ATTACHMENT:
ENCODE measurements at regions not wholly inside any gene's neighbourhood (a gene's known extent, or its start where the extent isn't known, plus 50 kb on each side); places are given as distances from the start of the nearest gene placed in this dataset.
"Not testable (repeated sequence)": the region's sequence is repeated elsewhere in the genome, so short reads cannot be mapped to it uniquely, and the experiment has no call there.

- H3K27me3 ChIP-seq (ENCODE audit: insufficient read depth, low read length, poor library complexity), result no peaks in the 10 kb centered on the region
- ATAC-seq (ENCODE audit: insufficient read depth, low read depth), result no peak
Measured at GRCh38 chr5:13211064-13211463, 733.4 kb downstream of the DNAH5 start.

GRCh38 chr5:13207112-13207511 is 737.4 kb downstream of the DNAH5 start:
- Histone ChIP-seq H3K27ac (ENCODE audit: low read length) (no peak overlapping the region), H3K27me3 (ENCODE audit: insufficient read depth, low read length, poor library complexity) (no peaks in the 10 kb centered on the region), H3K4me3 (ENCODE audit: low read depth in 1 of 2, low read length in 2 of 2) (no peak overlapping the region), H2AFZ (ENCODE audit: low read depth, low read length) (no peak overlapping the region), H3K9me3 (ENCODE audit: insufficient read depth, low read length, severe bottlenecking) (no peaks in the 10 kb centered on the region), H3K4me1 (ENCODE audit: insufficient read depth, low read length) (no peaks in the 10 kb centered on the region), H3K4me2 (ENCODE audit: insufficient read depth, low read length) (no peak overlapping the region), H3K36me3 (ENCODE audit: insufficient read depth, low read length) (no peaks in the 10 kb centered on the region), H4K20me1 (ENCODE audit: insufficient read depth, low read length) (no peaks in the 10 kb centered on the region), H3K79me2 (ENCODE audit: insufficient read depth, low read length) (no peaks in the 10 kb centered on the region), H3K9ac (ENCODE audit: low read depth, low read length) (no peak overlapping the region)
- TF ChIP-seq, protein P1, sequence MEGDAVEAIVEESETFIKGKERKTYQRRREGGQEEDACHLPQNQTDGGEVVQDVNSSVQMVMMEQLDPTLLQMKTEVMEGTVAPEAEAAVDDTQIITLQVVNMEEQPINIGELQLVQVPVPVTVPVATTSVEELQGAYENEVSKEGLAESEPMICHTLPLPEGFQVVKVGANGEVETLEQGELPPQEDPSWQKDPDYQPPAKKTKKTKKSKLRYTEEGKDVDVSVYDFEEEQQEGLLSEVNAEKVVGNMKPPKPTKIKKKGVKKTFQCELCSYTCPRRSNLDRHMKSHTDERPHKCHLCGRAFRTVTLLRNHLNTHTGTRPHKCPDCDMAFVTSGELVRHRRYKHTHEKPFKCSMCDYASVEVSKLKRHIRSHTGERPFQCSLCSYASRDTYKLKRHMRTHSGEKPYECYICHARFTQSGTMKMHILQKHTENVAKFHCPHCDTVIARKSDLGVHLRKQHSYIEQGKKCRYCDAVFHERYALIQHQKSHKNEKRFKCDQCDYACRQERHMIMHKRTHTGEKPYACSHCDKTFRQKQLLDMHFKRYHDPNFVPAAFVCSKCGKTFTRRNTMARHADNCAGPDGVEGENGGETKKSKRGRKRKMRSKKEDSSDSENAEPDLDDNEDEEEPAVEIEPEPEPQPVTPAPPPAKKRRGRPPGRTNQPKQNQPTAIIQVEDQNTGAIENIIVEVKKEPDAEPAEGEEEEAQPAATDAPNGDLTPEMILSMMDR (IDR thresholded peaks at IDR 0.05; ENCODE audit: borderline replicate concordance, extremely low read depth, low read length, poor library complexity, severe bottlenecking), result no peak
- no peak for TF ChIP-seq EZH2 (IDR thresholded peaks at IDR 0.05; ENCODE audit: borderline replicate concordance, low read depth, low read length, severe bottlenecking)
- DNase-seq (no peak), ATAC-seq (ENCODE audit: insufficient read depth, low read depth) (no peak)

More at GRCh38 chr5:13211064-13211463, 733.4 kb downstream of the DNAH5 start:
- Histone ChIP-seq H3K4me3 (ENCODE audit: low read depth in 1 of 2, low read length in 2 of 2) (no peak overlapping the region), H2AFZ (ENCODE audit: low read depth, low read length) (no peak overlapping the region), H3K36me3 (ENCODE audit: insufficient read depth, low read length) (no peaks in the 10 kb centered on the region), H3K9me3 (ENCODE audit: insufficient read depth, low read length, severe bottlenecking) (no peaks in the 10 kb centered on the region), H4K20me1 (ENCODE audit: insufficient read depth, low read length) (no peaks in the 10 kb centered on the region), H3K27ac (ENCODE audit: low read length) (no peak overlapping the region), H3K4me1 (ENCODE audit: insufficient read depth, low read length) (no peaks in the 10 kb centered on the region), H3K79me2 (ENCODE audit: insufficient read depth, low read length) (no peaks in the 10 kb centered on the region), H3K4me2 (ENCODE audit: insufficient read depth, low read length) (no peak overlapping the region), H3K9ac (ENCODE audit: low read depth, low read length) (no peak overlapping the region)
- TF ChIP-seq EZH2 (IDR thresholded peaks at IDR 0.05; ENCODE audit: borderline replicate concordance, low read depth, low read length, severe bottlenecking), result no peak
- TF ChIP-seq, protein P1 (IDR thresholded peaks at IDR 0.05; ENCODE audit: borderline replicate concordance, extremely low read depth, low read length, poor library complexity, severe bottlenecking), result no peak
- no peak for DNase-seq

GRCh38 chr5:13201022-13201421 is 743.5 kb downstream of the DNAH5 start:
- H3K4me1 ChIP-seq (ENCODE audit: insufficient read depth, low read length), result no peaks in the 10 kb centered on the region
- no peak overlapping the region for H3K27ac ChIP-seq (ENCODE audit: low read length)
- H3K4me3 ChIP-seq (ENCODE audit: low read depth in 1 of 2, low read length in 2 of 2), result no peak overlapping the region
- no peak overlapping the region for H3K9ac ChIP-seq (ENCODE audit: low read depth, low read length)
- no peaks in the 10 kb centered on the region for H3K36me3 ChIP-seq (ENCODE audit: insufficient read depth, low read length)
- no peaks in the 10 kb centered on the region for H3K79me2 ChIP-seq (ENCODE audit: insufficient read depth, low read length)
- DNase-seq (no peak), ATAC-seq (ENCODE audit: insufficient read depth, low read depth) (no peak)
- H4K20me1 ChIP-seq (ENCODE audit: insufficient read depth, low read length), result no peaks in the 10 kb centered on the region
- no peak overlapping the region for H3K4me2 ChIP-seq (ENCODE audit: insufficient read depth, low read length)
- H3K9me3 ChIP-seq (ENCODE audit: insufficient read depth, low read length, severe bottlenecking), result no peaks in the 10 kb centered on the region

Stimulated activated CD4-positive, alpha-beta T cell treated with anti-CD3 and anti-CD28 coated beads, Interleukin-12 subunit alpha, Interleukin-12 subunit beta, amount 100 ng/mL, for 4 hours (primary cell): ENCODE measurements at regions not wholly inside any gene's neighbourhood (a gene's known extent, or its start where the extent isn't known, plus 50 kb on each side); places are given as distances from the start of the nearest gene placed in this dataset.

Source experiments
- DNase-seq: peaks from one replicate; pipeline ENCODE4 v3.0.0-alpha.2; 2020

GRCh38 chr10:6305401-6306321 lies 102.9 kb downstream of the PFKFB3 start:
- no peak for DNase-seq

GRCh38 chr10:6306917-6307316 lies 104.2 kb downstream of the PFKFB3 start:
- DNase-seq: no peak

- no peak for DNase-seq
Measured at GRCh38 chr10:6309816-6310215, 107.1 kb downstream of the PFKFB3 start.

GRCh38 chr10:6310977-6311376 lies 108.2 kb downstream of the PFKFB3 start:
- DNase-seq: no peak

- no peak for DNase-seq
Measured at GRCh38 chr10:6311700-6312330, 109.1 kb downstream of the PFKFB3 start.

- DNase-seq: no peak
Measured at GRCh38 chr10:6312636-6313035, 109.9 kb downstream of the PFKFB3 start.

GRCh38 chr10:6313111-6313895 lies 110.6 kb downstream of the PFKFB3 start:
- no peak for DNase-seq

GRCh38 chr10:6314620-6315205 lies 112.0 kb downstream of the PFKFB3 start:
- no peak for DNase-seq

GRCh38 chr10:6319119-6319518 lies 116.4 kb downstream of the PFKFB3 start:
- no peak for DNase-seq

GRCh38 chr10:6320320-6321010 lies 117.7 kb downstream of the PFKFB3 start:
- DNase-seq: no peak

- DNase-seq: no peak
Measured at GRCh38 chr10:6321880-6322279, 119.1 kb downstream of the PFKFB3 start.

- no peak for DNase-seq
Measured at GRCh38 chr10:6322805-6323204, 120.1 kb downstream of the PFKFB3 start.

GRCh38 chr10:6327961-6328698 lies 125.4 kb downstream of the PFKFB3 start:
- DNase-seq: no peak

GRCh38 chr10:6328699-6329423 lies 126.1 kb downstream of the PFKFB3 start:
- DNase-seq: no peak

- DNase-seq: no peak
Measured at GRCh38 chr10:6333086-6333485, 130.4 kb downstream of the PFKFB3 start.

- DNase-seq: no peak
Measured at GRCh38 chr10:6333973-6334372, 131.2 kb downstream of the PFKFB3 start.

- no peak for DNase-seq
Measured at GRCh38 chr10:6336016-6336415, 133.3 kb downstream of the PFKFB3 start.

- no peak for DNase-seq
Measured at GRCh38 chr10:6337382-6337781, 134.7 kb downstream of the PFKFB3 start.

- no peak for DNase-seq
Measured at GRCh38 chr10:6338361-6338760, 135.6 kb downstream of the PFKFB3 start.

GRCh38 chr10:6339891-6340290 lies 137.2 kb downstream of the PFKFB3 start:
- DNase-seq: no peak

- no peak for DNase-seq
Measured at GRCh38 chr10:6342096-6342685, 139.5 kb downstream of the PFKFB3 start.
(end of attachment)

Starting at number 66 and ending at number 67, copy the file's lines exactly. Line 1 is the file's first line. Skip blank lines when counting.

- no peak for DNase-seq
Measured at GRCh38 chr10:6338361-6338760, 135.6 kb downstream of the PFKFB3 start.